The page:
Date: Monday, October 22, 2018
Session Title: Rheumatoid Arthritis – Treatments Poster II – ARHP
Session Type: ACR Poster Session B
Session Time: 9:00AM-11:00AM
Major advances in the management of rheumatoid arthritis (RA) have been recorded over the last decade thanks to the introduction of biologics. However, medical needs concerning functioning and quality of life of patients are not completely fulfilled(1). In France, the quality of life of RA patients treated with long-term biotherapy in real life has never been the subject of a specific study.
Methods: In partnership with two patients’ associations, a cross-sectional observational survey of RA patients treated with biologics since at least one year, with the aim of assessing their functioning (using the HAQ-DI(2) questionnaire) and quality of life (EQ-5D(3) questionnaire) on a daily basis was carried out. Treatment satisfaction and expectations have been also evaluated.
Results: A total of 504 RA patients have been included in the study (mean age = 62.4 years; 18% male and 82% female). The average RA duration was 19.2 years and the mean treatment period with biologics was 8 years. About 40% of patients received first-line biologic treatment and 30% received 2nd– or 3rd-line biologic treatment. When RA was poorly controlled with first-line treatment, patients changed their treatment every 3 years on average. Reasons for switching biologics included poor efficacy (60% of patients) and tolerance problems (31%). Hospitalization due to RA progression during the last 12 months were reported by 22% of patients in 1st line-treatment and by 32% of patients in 2nd line and more. Functional disability, particularly affecting manual activities of daily living, also increased with the number of treatment lines. In addition, more than 50% of the patients in professional activity had to adapt or change their activity because of their state of health. Regarding health perception, only 14% of patients were satisfied with their symptom improvement (scored 80 to 100 on a scale from 0 to 100). The average score was 63.5 (quite satisfying). In addition, whether on symptoms or well-being, only a third of patients were satisfied with their condition. If patients recognize the major contribution of biologics (average satisfaction score was 7.5/10), they are more than 80% to expect the arrival of new biologics to improve their quality of life.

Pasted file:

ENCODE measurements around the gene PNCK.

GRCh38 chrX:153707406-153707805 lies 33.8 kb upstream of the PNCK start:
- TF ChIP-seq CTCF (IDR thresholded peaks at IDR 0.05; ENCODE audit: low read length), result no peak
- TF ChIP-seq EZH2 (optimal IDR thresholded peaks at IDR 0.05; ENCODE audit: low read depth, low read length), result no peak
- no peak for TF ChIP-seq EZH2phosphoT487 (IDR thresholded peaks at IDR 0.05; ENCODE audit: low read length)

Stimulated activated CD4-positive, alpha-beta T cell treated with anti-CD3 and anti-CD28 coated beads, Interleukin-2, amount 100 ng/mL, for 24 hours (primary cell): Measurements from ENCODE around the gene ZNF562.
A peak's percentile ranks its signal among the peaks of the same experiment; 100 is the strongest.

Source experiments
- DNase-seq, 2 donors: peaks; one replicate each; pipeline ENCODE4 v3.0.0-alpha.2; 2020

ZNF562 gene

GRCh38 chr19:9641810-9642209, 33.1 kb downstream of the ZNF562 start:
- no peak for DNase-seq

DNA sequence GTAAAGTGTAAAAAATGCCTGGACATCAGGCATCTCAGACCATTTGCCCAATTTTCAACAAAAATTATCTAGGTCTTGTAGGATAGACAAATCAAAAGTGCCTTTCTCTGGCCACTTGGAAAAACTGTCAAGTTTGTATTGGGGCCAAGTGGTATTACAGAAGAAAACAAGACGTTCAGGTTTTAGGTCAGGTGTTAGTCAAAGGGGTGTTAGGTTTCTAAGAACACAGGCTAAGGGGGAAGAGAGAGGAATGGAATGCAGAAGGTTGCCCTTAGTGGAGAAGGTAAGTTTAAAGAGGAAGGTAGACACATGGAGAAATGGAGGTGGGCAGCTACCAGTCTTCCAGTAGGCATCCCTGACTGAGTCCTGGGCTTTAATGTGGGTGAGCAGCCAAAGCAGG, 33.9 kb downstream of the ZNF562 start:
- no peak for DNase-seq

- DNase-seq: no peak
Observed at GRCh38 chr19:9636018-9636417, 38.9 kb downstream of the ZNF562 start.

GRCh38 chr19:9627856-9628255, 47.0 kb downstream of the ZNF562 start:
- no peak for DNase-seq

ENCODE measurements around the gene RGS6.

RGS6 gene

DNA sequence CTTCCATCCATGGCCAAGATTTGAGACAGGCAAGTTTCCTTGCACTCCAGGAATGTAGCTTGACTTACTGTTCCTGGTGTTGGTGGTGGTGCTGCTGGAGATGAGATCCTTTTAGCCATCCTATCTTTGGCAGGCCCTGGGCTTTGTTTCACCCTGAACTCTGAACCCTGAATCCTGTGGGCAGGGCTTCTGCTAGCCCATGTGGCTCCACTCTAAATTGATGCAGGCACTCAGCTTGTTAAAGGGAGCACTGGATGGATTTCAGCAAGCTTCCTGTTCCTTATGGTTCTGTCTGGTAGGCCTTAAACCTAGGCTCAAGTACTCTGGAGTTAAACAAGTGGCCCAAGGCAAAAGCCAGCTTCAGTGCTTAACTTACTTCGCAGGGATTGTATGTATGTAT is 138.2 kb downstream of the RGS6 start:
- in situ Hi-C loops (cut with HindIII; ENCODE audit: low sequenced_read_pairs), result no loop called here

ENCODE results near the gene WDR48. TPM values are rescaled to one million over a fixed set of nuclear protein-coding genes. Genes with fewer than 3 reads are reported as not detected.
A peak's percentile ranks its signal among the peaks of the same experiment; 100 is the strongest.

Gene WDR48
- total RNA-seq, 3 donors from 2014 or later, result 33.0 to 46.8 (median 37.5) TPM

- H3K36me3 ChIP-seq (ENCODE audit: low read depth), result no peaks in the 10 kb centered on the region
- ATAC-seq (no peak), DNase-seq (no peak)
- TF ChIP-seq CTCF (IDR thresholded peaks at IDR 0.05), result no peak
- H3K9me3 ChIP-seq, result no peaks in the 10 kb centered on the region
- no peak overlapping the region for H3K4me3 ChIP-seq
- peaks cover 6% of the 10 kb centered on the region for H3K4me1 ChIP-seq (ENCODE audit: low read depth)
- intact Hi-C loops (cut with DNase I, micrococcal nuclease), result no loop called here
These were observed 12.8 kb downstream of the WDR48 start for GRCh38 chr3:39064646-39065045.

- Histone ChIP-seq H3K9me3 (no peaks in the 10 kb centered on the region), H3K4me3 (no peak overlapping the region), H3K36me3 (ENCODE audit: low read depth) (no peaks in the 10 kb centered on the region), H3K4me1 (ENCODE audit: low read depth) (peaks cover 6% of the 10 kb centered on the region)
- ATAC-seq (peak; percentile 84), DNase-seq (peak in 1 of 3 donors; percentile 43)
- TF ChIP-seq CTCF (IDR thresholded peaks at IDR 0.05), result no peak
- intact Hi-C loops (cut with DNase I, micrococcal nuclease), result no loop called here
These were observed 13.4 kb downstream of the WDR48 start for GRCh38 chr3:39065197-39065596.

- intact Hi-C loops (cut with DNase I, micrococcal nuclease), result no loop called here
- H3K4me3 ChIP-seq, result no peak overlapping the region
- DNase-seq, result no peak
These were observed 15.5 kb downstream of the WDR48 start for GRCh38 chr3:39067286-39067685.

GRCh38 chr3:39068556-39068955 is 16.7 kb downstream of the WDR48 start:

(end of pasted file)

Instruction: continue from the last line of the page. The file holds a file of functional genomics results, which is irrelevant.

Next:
Conclusion: Despite the major therapeutic progress achieved with biologics for the management of rheumatoid arthritis, the results of this survey conducted with patient associations demonstrate a persistent functional disability in patients with RA as well as a reduced quality of life. The level of expectation of these patients remains high concerning future therapeutic alternatives.
- Gerhold et al. Rheumatology (Oxford). 2015, 54:1858-66.
- Guillemin et al. Rev Rhum Mal Osteoartic. 1991, 58:459–65.
- Perneger et al. Value Health. 2010, 13:631-5
To cite this abstract in AMA style:Tropé S, Thibaud G, Alliot F, Formont D, Krouri S. Quality of Life of Rheumatoid Arthritis Patients Treated with Biologics [abstract]. Arthritis Rheumatol. 2018; 70 (suppl 10). https://acrabstracts.org/abstract/quality-of-life-of-rheumatoid-arthritis-patients-treated-with-biologics/. Accessed October 30, 2020.
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